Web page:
Nature or Nurture?
That has been a debate that comes into play in just about every aspect of human behavior or ability — how strong, how smart, how fast we are, or can be? Are we a product of our environment or genes? Or both?
Weightlifters, body builders and fitness pros, are no strangers to this debate.
Anyone can build muscle and reduce fat by lifting weights — that is a biological fact. So, if the question, is will your genes determine if you will get stronger or bigger by weight lifting – the answer is no.
It does not matter what your genetic proclivities are, you will improve your physique and your health by weight lifting. However, ultimately, how big, or how strong you will get is determined by genetics.
This is why you can take any two people, with the possible exception of identical twins, put them side by side in the gym, give them exactly the same routines for the same amount of weeks – and they will undoubtedly build muscle and burn fat at different rates. We all know that person, whether they are weightlifters or not – that just seems to be able to eat whatever he or she wants, and stay lean and muscular. They just never seem to put on weight. While there are others, probably most of us actually, that “just look at food” and you put on fat.
This is truly a genetic factor. There are people known as mesomorphs that just have a genetic predisposition towards high metabolic rates – they burn fat easily and build lean muscle easily – so yes such people could be considered “natural bodybuilders”.
Genetics and Weight Training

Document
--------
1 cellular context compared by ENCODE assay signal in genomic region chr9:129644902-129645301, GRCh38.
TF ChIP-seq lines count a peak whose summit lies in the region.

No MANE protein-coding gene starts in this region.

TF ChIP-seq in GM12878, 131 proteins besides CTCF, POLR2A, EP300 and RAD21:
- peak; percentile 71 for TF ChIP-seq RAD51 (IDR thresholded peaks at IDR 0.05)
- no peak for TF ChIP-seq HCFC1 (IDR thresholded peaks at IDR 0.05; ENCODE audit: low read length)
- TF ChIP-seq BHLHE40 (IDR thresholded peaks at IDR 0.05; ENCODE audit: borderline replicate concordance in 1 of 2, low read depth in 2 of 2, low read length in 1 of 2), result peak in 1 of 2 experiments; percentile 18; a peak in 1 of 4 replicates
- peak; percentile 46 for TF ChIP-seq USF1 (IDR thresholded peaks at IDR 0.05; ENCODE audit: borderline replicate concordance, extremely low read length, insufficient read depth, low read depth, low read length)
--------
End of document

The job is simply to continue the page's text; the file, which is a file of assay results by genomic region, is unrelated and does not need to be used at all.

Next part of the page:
So what does all this mean as far as weight training goes? Not much really. If you are getting into weight lifting for good health, increased strength and stamina – it doesn’t matter if you are a man, a woman, 8 or eighty. No matter what your genetic make-up is, you will benefit from weight lifting and building muscle mass to your maximum potential, given your genes and your lifestyle.
If on the other hand you dream of being a professional bodybuilder or weightlifter, then you must consider more closely the hand your genes may have dealt you. Someone who is 5 foot 1 could be very athletic and could become very good at basketball – but it is very unlikely he will ever be able to play starting Center for the Lakers. It is just as unlikely a person with a smaller genetic frame can become a champion bodybuilder. The nature of bodybuilding competitions and what judges usually look for give a major advantage to bigger taller men and women. And the aforementioned “mesomorphic” types will have a much easier time in training and getting down to the 2-3% body fat champion bodybuilders wish to be at.
So, the bottom line, is don’t give much thought as to what lies in your genetic makeup. Train hard; push yourself to your limits every day, follow a good regimen of weight lifting at least 3- 4 days a week, eat right, get plenty of rest, do cardio as well.
Do that regularly, then look in the mirror in a year or two – and I’m sure you will be very pleased at who is staring back. Certainly you will probably feel better and look better in your “jeans” with a “J” then most people around you – no matter what’s in your “genes” with a “G!”